There is no reason to doubt Seagate’s claim that it sees long-term strategic value in the relationship.  ValueAct has a reputation for helping other technology companies, including Microsoft and Adobe Systems Inc., find their way through comparable difficult transitional periods.

But what Mr. Luczo didn’t mention is that the alliance offered a number of immediate tactical advantages to Seagate as well.  ValueAct has traded in and out of the company’s stock for years.  As public company directors have by now heard ad nauseam, early engagement with activists in an attempt to solicit and be in a position to respond to any concerns they may have can be crucial in avoiding public conflict later.  Seagate has taken this logic one step further: where more naïve boards have historically made the mistake of stiff-arming activist investors, serving only to rile them up and increase the potential for public conflict, the Seagate board chose to get in front of any possible issue by proactively seeking investment from, and voluntarily opening its boardroom doors to, an activist shareholder that has been hovering over the company’s stock for some time.

Beyond the goodwill that was likely generated by this gesture of openness and transparency, there are other, less obvious but also valuable, benefits that Seagate stood to gain by giving ValueAct observer status at its board meetings.  When ValueAct was offered a position on Microsoft’s board, it was required to enter into a cooperation agreement, which among other things prevented ValueAct from initiating a proxy contest, limited the stake it could build in the company and forbade ValueAct from making disparaging statements about the company or its directors and officers.  Seagate has not publicly announced or filed a cooperation agreement with ValueAct, but it would be shocking if it hasn’t extracted these or other similar, protective covenants, including confidentiality and trading black-out covenants, in exchange for providing ValueAct with a presence in the boardroom.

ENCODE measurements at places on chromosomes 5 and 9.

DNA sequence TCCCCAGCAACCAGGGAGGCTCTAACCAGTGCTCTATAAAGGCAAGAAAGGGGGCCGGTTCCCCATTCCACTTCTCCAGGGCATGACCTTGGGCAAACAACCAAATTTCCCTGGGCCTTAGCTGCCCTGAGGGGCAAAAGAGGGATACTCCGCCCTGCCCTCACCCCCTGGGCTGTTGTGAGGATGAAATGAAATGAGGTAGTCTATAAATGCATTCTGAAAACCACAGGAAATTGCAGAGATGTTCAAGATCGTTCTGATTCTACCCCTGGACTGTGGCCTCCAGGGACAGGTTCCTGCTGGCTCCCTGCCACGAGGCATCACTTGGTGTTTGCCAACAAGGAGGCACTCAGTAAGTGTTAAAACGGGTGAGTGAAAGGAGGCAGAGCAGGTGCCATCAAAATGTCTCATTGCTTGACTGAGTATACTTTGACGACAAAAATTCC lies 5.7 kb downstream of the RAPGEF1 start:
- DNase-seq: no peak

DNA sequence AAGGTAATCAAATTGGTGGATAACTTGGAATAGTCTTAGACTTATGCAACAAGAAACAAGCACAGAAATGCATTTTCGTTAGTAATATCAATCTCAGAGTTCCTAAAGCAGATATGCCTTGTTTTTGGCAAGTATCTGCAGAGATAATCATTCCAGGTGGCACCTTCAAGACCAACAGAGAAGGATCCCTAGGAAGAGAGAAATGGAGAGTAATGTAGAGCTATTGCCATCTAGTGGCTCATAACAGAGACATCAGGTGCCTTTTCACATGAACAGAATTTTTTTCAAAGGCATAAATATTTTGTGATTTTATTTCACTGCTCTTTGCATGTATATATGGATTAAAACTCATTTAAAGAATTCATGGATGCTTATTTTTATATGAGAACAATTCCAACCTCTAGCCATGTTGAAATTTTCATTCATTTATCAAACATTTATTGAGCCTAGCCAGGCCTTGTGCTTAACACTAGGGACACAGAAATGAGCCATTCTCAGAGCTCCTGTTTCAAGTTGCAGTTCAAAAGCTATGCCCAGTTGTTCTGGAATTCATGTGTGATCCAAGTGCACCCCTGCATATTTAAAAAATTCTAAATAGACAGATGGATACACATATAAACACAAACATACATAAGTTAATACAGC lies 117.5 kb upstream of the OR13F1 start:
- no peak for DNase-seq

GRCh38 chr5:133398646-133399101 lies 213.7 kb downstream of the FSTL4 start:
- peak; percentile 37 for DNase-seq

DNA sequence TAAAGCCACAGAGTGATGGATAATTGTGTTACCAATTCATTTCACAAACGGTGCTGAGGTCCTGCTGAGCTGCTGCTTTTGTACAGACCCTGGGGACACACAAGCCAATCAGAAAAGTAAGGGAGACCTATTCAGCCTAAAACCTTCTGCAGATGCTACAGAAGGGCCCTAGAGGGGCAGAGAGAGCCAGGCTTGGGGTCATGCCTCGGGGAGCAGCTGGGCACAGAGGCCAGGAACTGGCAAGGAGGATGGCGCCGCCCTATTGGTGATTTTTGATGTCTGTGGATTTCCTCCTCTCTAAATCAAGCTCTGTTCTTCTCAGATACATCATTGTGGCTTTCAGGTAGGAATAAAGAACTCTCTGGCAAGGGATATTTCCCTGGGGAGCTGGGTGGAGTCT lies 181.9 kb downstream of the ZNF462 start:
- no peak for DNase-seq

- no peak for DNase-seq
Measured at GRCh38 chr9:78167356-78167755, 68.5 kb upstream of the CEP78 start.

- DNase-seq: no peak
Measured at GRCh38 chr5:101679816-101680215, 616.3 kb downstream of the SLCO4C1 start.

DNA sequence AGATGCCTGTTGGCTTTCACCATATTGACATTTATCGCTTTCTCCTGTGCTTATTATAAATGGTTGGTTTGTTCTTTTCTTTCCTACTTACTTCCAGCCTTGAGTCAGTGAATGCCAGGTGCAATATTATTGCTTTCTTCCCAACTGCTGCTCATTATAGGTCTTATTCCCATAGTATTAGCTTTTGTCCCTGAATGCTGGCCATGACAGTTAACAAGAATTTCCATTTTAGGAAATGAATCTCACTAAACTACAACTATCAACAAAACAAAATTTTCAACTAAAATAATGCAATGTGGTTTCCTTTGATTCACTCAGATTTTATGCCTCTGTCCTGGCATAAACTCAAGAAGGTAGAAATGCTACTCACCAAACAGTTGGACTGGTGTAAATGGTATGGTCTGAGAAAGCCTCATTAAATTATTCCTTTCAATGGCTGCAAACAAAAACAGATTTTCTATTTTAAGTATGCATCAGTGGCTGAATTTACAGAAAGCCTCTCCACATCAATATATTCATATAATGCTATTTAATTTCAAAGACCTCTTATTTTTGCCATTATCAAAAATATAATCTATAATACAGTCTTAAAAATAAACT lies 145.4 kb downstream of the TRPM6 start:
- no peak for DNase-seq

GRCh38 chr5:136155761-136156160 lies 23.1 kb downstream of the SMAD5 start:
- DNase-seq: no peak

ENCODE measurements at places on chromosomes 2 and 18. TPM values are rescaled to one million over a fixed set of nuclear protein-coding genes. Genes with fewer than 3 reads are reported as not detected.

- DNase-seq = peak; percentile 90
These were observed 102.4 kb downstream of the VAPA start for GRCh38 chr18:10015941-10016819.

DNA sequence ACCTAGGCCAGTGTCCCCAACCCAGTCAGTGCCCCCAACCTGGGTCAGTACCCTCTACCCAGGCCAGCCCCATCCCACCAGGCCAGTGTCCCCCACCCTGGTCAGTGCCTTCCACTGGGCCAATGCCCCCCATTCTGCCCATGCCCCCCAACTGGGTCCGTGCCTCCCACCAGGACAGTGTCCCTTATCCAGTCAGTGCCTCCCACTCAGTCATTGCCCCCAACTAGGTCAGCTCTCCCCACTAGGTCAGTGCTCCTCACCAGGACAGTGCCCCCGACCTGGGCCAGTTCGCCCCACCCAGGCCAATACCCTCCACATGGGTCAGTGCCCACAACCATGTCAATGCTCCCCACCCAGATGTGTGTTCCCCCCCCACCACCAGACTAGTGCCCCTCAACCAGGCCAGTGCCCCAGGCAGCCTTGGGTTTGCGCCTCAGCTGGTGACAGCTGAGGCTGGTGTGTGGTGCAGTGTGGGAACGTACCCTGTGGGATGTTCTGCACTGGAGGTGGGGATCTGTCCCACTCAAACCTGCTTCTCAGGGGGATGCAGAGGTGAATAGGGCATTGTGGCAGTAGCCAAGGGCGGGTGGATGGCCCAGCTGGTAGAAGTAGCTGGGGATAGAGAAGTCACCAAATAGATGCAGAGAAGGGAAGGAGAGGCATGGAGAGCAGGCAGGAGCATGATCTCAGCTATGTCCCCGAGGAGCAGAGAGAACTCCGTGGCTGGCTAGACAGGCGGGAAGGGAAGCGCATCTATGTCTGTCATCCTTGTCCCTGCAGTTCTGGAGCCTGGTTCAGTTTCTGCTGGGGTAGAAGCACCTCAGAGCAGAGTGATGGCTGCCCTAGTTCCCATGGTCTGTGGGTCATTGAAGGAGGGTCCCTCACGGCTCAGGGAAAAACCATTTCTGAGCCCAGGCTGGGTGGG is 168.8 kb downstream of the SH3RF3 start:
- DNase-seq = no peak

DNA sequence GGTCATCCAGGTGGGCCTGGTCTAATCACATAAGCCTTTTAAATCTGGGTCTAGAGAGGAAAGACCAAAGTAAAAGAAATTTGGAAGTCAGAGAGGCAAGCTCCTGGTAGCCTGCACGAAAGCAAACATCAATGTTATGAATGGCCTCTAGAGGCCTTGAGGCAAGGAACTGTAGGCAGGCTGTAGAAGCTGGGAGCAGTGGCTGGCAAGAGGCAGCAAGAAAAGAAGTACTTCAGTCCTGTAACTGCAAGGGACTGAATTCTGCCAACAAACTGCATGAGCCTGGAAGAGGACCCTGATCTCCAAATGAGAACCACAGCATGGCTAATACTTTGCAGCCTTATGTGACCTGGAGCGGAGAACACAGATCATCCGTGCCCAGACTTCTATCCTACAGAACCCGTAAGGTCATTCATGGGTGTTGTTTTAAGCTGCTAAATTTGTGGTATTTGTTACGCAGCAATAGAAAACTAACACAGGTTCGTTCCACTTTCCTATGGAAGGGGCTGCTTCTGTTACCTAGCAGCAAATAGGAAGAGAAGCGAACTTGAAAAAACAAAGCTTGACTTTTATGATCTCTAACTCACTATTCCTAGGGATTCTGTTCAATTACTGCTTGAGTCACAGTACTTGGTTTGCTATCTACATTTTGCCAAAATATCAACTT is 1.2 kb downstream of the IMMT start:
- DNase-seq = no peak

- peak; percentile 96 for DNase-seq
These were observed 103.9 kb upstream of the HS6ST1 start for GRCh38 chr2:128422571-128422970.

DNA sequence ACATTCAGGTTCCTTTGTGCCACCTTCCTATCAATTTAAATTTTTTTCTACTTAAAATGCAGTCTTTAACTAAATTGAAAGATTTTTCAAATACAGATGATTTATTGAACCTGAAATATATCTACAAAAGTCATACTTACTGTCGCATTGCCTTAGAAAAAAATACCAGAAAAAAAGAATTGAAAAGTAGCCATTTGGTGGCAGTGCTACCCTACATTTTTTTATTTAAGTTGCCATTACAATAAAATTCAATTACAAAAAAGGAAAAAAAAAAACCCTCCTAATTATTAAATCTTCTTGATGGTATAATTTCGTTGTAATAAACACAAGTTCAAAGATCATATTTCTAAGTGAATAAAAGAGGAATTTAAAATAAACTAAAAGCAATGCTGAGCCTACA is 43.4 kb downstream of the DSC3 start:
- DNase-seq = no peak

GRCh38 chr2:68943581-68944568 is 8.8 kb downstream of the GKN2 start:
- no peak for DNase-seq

Unlike what happened at Microsoft, ValueAct hasn’t taken an actual board seat this time, so any representative present at Seagate board meetings will not be subject to additional constraints arising from the fiduciary duty owed by directors to the corporation.  That makes it all the more imperative, and therefore likely, that ValueAct’s future dealings with the company and its stock are contractually constrained.  Far from yielding its throat without resistance to an activist wolf, it’s highly probable that Seagate has taken steps to muzzle ValueAct and blunt any possible attack as a condition to being invited into the fold.

It will be interesting to monitor the extent to which this sort of thing becomes a trend.  In Canada, public company boards have demonstrated increasing savvy in avoiding public fights with activists.  The number of public proxy battles has steadily declined in recent years, from a high of 27 in 2012, to only 10 in 2015 and 7 so far this year.  Seagate’s bold alliance with ValueAct may provide an instructive example of how those numbers might be further reduced.